- Nice job scouting Stuckey's tendencies. Stuckey picked up three offensive fouls in the second quarter, with three different players picking up the charge. It was as if they knew where Stuckey was going before he did.
- It's good to see Wall cutting more around his post players when he dumps it into them. Now, he just has to cut more with a purpose and be ready to receive the pass. It's a start, though.
- Mental mistakes by the Wizards kept Detroit in the game in the first half. Vesely's three-point play we discussed earlier, Wall and Crawford not stopping ball on a Will Bynum layup, Singleton failing to see a backscreen that freed Tayshaun Prince for a jumper and Singleton having a rebound poked away from him from behind to give the Pistons another possession at the end of the half qualify as mental mistakes.
- I don't know why Wall decided to spin around and go for a block on Bynum's coast-to-coast layup attempt at the end of the half instead of, you know, sliding his feet and cutting Bynum off. He deserved the goaltend call, even if the shot came after the buzzer.
- I LOVED seeing the set the Wizards ran that resulted in a Kevin Seraphin dunk. Wall gave the ball up, sprinted through some baseline screens and caught the ball on the move, where he makes his best decisions. Seraphin came to the ball to set the screen and the Pistons' defense couldn't catch up because they were already reacting to the curl. Wall makes his best decisions while moving, so I don't understand why the Wizards don't do this more often.
- Again, mental mistakes cost the Wizards points in the third quarter. It's the only reason the game wasn't more out of reach. The defense started to give up a bit too much dribble penetration that, luckily, wasn't converted as often as it should have been.
- Too many turnovers and forced shots from Wall in the third quarter. The Wizards are a bit lucky the Pistons were so inept offensively. Overall, I can't complain about the Wizards running more high pick and roll, but Wall has to be more efficient with it. At the very least, there were openings to make plays. It was nice to see the floor spaced for a change.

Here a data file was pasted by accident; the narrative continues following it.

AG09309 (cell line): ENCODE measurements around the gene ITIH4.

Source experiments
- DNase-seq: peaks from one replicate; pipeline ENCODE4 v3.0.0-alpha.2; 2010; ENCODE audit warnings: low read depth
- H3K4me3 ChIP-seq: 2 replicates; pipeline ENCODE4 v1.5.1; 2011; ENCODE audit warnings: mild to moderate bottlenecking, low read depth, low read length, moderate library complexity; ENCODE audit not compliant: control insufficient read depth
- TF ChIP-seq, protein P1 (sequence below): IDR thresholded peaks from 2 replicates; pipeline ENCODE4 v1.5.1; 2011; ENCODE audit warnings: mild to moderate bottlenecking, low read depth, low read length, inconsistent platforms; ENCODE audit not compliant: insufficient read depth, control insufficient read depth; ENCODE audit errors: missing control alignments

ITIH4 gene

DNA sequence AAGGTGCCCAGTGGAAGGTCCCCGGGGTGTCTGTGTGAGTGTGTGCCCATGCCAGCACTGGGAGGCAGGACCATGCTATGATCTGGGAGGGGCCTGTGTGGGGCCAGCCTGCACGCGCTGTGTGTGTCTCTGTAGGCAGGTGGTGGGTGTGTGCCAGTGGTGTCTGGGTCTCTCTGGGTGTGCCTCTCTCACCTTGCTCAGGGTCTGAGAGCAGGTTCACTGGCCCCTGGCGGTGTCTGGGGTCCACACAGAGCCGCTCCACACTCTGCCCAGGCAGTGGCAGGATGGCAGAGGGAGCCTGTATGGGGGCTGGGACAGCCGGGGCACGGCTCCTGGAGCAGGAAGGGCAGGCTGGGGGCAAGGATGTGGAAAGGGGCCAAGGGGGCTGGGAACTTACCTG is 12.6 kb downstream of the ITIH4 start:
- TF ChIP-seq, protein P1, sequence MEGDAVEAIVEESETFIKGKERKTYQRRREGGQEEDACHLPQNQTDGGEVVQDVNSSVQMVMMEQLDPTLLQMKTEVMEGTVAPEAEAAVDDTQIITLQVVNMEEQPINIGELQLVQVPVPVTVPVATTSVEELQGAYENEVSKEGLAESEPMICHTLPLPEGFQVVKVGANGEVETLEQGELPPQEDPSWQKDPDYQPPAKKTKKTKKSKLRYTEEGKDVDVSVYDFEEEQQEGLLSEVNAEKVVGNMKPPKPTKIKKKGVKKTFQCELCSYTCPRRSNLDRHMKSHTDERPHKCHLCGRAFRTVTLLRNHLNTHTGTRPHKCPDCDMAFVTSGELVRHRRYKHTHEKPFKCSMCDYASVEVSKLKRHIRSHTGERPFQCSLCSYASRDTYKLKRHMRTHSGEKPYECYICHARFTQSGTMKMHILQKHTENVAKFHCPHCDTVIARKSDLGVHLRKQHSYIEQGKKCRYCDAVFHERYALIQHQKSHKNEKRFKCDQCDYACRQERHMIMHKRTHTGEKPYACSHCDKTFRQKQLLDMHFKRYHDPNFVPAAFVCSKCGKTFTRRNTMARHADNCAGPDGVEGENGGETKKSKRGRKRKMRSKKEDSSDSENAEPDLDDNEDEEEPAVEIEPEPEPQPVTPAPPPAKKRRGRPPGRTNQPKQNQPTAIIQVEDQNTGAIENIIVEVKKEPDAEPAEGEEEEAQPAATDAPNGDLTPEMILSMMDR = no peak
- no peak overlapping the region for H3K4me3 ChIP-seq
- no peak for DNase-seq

- I do love how Wall is willing to sacrifice his body and take charges. Invaluable skill.
- Really random, but the Wizards whipped out a Mike D'Antoni staple to end the third quarter. Shelvin Mack caught the ball, pitched it way ahead to Roger Mason on the left wing and took the handoff back as Kevin Seraphin came to set the side pick and roll. Meanwhile, Mason curled off two baseline screens and popped out to the opposite side for a swished jumper and a perfect two-for-one conversion.
- Liked seeing Jan Vesely grab two defensive boards in traffic. He would have fumbled those away in past games. Next step: boxing out.
- Didn't like seeing Shelvin Mack racing to cut off Stuckey on a curl move with 8:28 left when Crawford actually did a nice job training Stuckey through the screen. The overhelping opened up a driving lane and a three-point play for Bynum.
- Mack struggled with Bynum again on a screen and roll, allowing Bynum to get to the cup and opening up a weakside rebound for Ben Wallace. Mack couldn't recover, wasting a nice step-out by Cook.
- Wall was really trying to make things happen, but it just wasn't resulting in much. He has to force contact and not let a couple missed layups early on get him down.
- Nene's first missed layup was inexplicable. His second missed layup was because he's undersized. Pump fake and go back up, man.
- The shots were there for the Wizards in crunch time. They certainly executed. They just couldn't put anything down. Wall and Nene were doing a nice job running the pick and roll, and it resulted in an open Roger Mason three that he hit and a Chris Singleton layup that he missed. Toss in the missed layups by Nene, and that's six points the Wizards should have converted.
- Awesome defense by Nene to get his hands up without fouling to prevent Rodney Stuckey from hitting his second straight floater. Great, great help.
- Jordan Crawford overhelped on the go-ahead three-pointer. Prince was going middle for a hook shot and Crawford drifted off Stuckey without really double-teaming. That's a no-no, and Prince is a good enough passer to make the easy delivery.
- Nice, subtle play by Wall to fake the drive to the middle to open up the passing lane for the post delivery to Nene. From there, Nene just went to work, and I can't understand for the life of me why the Pistons didn't double.
- The Wizards got an unlucky break on the tip-in, but Singleton has to do more to force Prince away from his left hand. No reason Prince should have gotten that deep when he caught the ball well out on the wing.
- A great pass from Nene to Wall is not converted. Story of the final few minutes.
- Nice move by Nene. Not much more to say.
- Why was nobody running at Stuckey to help Crawford? Instead of letting him get a full head of steam, why not throw in a soft trap? Poor late-game execution there.